Welcome to the Western Mass Recovering Learning Community
The Western Mass Recovery Learning Community (RLC) creates conditions that support healing and growth for individuals and the community as a whole through learning opportunities, advocacy, peer-to-peer support and the development of regional and national networks. We believe that human relationships are often at the center of what heal people who have experienced extreme emotional distress, trauma, psychiatric diagnoses, addiction and a variety of other challenges in life. We also believe that we are a part of a civil and human rights movement and that real change does not happen on a sustainable level unless everyone is involved in the process and issues like discrimination, poverty, imbalances of power and acceptance of natural diversity are addressed.
The Western Mass Recovery Learning Community (RLC) is made up of PEOPLE (not places) and is wherever and however YOU and others from the community may choose to connect. Together, we offer a variety of events, workshops, trainings, advocacy and leadership councils, as well as a peer support line, four resource centers (Springfield, Greenfield, Holyoke and Pittsfield) and a Peer Respite in Northampton. Above all else, we create space for anyone who has a genuine interest in taking part in our community and holding its values to share and find connection, information, ideas and opportunities to make change in their own lives and/or the community around them. Our shared experiences and ‘humanness’ are what unite us. Our stories, collective wisdom and strength are what guide us and our community forward.
On Friday, July 11th, Governor Deval Patrick had the opportunity to sign a budget that did or did not include a $250,000 pilot program for so-called Assisted Outpatient Treatment (AOT). Much to the dismay of many advocates against forced treatment, Patrick failed to veto the portion of the budget that contained the pilot program funds.
AOT is also known as ’Outpatient Forced Commitment’ (OFC) or Involuntary Outpatient Commitment (IOC) by many. It is a program by which individuals who are seen as at risk of doing something dangerous, or repeated hospitalizations, may be forced to comply with a variety of treatment recommendations (psychiatric drugs, therapy, day programs, etc.) in order to remain free in the community. Many advocates against OFC refer to it as probation for people who haven’t actually done anything wrong. Many studies have also suggested that in states where OFC has been implemented, it has been applied in ways that are discriminatory and fail to address some of the real harms caused by the treatments forced. Studies that report positive results typically do not separate out the impact of improvements resulting from increased funding to high-quality voluntary supports and forced treatment orders. Advocates in favor of OFC also typically fail to account for why most of the recently publicized tragedies that proponents claim OFC will prevent have occurred in states where OFC already exists. Up until the point of this pilot program, Massachusetts has been one of only six states that have resisted implementing an OFC program.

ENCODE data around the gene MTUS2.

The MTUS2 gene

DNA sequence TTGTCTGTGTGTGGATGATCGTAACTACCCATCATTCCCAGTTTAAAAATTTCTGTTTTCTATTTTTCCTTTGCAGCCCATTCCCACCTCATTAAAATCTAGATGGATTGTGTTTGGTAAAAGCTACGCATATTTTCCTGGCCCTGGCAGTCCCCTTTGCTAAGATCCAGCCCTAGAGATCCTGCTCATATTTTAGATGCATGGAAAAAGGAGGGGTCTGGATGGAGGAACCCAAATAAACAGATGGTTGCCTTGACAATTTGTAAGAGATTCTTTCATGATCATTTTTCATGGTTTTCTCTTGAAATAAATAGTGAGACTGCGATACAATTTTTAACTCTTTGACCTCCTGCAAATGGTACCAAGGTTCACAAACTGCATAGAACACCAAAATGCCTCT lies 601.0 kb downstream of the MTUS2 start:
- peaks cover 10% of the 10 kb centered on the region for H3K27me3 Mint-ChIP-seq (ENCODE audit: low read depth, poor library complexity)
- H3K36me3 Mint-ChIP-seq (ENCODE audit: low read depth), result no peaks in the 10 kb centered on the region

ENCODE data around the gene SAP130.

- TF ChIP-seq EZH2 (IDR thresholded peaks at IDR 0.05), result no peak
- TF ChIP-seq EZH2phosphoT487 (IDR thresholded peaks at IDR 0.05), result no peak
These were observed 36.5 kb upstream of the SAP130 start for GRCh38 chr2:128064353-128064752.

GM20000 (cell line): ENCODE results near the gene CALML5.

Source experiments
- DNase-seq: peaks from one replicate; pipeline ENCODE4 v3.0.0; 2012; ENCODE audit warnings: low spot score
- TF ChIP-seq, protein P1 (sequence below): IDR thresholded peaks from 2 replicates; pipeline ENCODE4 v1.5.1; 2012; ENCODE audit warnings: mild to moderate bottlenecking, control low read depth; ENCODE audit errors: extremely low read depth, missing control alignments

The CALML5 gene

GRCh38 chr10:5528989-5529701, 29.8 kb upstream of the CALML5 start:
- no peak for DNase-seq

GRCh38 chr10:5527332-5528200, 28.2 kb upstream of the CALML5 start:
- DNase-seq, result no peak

At this stage, implementation of the pilot program is in the hands of the Executive Office of Health and Human Services who will likely turn responsibilities over to the Department of Mental Health for next steps.
Although we can’t undo the budget at this point, there may still be value in letting Deval Patrick’s office (888.870.7770) know what you think of the decision. We will report further on the state’s plan for implementation as soon as we know more.
It is clear that we need to grow stronger as a community in how we approach advocacy and getting heard on these issues.
Click on the box above for more information!
Your Help Needed!
Thursday, October 9th to Sunday, October 12th
- You’re Gonna Miss Me
- Open Dialogue
- and the Western Mass RLC’s own Beyond the Medical Model